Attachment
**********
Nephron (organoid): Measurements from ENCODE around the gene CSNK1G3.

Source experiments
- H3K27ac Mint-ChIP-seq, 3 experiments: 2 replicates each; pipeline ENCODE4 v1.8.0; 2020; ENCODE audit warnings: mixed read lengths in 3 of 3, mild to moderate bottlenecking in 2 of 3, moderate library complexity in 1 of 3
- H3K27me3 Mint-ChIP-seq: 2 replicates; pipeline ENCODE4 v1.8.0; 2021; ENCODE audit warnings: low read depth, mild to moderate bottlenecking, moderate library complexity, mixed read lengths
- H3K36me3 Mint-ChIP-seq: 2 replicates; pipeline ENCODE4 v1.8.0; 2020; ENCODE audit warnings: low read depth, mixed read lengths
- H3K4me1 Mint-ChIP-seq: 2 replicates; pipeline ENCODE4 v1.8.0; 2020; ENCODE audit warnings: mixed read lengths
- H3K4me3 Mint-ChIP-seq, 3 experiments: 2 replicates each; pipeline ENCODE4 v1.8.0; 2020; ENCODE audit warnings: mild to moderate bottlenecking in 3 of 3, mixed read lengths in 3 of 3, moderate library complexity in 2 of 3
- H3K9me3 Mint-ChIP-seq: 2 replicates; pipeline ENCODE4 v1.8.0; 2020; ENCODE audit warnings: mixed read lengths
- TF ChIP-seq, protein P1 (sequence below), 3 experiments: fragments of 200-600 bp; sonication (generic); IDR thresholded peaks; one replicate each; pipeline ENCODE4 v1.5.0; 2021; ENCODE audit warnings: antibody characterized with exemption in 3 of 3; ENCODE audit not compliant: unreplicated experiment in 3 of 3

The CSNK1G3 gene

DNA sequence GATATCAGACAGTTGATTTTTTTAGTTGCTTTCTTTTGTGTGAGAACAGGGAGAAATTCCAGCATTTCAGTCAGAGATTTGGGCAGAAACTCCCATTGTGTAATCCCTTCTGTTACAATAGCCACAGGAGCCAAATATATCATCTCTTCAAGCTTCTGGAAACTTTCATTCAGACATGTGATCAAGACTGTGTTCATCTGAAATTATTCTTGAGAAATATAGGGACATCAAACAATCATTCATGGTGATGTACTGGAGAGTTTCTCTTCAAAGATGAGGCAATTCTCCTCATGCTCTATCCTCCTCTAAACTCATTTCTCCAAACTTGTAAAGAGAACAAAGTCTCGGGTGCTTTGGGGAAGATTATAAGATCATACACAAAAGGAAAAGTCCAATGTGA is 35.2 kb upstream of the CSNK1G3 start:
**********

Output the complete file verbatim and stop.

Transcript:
Nephron (organoid): Measurements from ENCODE around the gene CSNK1G3.

Source experiments
- H3K27ac Mint-ChIP-seq, 3 experiments: 2 replicates each; pipeline ENCODE4 v1.8.0; 2020; ENCODE audit warnings: mixed read lengths in 3 of 3, mild to moderate bottlenecking in 2 of 3, moderate library complexity in 1 of 3
- H3K27me3 Mint-ChIP-seq: 2 replicates; pipeline ENCODE4 v1.8.0; 2021; ENCODE audit warnings: low read depth, mild to moderate bottlenecking, moderate library complexity, mixed read lengths
- H3K36me3 Mint-ChIP-seq: 2 replicates; pipeline ENCODE4 v1.8.0; 2020; ENCODE audit warnings: low read depth, mixed read lengths
- H3K4me1 Mint-ChIP-seq: 2 replicates; pipeline ENCODE4 v1.8.0; 2020; ENCODE audit warnings: mixed read lengths
- H3K4me3 Mint-ChIP-seq, 3 experiments: 2 replicates each; pipeline ENCODE4 v1.8.0; 2020; ENCODE audit warnings: mild to moderate bottlenecking in 3 of 3, mixed read lengths in 3 of 3, moderate library complexity in 2 of 3
- H3K9me3 Mint-ChIP-seq: 2 replicates; pipeline ENCODE4 v1.8.0; 2020; ENCODE audit warnings: mixed read lengths
- TF ChIP-seq, protein P1 (sequence below), 3 experiments: fragments of 200-600 bp; sonication (generic); IDR thresholded peaks; one replicate each; pipeline ENCODE4 v1.5.0; 2021; ENCODE audit warnings: antibody characterized with exemption in 3 of 3; ENCODE audit not compliant: unreplicated experiment in 3 of 3

The CSNK1G3 gene

DNA sequence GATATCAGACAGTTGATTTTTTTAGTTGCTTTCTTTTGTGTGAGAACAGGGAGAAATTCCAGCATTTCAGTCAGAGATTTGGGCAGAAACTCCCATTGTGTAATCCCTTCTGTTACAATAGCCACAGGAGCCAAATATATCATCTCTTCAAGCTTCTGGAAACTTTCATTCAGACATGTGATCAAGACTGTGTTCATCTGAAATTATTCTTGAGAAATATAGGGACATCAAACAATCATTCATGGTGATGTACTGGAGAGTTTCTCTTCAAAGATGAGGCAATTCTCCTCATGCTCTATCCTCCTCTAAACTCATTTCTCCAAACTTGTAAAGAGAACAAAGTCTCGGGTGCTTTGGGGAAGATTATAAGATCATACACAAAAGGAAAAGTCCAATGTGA is 35.2 kb upstream of the CSNK1G3 start: